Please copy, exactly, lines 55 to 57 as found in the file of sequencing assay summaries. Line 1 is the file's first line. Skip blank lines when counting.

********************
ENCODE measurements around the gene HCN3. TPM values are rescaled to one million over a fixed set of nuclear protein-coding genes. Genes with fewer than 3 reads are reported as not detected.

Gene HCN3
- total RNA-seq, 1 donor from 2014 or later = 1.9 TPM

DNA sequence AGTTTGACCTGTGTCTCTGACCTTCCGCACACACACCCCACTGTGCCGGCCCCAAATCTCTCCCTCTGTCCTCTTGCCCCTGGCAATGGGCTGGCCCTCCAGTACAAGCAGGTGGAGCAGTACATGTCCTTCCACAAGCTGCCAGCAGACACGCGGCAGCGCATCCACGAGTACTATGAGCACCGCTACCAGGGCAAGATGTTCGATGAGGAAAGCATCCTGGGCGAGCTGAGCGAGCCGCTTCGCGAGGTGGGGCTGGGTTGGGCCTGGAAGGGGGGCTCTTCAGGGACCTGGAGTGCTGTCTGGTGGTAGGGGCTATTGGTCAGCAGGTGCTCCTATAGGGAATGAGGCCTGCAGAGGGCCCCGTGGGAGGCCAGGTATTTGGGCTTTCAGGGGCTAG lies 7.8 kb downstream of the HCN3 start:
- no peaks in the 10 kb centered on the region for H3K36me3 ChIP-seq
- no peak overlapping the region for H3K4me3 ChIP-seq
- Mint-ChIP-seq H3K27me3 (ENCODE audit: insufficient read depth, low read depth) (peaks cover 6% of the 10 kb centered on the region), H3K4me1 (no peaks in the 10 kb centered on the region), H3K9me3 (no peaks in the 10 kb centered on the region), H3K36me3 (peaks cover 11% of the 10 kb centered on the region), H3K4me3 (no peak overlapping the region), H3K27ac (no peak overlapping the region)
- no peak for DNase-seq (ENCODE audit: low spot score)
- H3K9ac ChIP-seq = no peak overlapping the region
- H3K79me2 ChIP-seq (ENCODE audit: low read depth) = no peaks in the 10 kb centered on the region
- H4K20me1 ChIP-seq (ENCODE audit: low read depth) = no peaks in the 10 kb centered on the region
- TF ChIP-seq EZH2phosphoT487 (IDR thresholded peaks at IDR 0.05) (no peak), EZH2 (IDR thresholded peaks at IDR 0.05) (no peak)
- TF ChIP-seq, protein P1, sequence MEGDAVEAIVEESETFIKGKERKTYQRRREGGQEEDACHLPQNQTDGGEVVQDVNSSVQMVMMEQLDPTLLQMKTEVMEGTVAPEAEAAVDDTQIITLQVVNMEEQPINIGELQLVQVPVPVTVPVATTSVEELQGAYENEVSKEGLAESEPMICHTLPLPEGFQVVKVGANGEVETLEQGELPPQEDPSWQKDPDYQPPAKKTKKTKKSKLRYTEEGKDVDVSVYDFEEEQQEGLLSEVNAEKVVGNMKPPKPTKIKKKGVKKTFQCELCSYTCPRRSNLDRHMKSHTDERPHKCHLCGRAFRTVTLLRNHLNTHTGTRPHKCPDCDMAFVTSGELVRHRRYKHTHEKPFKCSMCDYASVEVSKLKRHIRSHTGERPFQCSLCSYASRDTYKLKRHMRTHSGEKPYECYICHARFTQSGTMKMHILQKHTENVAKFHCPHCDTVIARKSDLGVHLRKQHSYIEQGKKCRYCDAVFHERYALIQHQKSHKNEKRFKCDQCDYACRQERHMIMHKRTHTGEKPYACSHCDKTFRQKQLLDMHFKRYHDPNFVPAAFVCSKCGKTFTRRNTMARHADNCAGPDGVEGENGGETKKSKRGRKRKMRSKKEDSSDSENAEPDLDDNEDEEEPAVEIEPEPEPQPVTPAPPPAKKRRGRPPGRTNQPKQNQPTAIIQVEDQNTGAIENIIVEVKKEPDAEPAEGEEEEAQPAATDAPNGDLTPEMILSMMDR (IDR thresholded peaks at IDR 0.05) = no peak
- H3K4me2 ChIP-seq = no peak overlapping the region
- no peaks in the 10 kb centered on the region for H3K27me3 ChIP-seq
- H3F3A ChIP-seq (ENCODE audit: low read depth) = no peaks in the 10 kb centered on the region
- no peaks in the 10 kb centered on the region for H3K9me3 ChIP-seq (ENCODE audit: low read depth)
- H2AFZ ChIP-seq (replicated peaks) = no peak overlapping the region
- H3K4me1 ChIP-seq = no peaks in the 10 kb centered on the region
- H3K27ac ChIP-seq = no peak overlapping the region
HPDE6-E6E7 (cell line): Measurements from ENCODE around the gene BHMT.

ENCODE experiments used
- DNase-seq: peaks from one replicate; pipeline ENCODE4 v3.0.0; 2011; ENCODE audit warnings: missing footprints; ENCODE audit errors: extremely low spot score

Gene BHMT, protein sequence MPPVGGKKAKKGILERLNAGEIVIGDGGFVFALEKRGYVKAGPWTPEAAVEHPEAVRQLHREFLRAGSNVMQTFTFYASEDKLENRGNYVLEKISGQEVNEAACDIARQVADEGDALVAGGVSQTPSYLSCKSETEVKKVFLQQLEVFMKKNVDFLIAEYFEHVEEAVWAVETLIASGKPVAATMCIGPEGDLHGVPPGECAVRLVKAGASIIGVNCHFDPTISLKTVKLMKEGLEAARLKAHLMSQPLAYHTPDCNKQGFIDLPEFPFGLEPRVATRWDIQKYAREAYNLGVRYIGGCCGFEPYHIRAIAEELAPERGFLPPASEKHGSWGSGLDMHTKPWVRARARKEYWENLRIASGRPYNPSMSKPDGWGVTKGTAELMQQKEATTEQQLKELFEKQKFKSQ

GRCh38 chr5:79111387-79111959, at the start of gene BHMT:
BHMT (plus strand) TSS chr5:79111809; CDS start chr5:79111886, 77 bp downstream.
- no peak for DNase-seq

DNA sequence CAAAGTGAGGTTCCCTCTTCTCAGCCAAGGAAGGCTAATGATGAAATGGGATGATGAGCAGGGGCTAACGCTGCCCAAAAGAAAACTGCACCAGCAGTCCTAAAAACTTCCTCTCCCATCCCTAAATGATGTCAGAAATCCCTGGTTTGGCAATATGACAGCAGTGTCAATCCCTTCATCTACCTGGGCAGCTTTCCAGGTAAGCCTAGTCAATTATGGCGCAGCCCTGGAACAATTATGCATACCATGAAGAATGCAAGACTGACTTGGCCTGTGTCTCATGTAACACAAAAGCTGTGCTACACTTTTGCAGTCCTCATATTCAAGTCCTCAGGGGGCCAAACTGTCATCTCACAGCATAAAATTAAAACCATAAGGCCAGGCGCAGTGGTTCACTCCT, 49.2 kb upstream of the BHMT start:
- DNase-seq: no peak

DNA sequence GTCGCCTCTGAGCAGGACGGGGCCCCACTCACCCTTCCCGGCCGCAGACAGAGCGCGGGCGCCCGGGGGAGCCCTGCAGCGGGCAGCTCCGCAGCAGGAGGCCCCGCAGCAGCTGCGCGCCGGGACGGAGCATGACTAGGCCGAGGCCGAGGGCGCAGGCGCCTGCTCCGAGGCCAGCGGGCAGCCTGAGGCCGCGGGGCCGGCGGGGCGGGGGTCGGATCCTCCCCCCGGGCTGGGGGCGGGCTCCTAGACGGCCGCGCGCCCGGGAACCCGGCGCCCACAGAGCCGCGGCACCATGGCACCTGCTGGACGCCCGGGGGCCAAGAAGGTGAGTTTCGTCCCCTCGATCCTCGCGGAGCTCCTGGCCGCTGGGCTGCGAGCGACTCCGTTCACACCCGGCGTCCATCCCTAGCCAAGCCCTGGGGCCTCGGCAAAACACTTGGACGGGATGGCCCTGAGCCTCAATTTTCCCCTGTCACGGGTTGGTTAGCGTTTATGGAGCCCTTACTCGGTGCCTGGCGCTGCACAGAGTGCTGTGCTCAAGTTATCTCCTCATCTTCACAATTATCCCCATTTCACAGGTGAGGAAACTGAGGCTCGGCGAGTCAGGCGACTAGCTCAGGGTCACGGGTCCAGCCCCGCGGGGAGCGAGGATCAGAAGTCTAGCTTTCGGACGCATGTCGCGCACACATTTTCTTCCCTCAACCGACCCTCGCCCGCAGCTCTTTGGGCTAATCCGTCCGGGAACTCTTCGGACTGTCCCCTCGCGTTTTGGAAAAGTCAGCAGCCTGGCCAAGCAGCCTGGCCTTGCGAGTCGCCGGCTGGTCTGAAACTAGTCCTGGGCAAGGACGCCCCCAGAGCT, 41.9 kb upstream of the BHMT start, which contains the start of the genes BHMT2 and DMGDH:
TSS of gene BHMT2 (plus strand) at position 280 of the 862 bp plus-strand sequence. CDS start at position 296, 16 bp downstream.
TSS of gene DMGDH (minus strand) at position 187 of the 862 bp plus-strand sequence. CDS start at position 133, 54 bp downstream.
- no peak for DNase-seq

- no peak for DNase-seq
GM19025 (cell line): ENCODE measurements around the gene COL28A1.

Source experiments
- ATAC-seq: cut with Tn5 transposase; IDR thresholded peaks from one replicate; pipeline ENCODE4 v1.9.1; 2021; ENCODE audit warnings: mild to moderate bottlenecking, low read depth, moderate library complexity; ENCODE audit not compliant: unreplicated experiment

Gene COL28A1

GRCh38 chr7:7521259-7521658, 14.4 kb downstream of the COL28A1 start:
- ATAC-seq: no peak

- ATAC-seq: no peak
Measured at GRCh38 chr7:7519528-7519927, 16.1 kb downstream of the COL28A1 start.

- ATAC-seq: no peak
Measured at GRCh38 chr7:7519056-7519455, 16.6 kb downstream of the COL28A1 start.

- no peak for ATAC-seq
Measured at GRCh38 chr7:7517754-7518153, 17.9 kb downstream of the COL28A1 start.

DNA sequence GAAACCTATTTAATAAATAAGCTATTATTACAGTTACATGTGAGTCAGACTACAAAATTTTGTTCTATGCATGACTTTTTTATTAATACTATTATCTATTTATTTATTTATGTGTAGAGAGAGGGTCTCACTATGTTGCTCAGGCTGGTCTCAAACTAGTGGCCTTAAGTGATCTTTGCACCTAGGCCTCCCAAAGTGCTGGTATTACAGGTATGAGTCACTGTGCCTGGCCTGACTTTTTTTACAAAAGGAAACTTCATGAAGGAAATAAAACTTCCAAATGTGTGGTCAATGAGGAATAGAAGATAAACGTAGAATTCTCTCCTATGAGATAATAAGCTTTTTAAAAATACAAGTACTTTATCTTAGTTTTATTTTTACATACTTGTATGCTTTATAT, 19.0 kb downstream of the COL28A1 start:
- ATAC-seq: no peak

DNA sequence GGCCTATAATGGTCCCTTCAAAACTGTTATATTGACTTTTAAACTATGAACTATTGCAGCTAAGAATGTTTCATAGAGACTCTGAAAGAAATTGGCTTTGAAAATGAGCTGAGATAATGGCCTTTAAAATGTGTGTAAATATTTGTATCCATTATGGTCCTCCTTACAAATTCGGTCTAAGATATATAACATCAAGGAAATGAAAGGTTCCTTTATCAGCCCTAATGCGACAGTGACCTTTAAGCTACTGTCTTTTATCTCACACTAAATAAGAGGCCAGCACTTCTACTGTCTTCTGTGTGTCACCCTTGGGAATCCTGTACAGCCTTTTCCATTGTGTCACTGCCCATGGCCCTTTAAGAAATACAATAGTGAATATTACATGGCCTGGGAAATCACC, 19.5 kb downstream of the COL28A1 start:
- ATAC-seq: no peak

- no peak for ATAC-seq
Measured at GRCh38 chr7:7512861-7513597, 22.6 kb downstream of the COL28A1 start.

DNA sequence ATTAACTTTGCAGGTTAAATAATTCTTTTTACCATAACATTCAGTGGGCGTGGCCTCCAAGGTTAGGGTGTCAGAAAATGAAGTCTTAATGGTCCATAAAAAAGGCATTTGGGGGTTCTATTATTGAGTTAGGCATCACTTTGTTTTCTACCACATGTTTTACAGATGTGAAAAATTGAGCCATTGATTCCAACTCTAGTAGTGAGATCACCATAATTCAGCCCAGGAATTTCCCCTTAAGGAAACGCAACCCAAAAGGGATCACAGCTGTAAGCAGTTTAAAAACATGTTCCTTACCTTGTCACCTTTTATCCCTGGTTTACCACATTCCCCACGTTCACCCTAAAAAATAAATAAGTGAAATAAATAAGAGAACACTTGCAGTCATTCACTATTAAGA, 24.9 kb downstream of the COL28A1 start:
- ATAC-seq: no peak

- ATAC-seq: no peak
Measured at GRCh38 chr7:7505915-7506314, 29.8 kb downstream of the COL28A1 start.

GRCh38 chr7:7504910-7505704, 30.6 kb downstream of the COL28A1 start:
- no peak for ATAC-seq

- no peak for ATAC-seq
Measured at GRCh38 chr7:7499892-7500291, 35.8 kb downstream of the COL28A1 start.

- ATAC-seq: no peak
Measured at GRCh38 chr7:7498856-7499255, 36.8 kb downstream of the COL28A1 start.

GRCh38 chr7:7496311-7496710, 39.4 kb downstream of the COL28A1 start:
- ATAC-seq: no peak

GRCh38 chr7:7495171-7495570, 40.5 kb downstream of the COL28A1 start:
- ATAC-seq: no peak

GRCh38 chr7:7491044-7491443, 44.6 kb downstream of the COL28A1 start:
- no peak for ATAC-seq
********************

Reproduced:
- ATAC-seq: no peak
Measured at GRCh38 chr7:7505915-7506314, 29.8 kb downstream of the COL28A1 start.

GRCh38 chr7:7504910-7505704, 30.6 kb downstream of the COL28A1 start: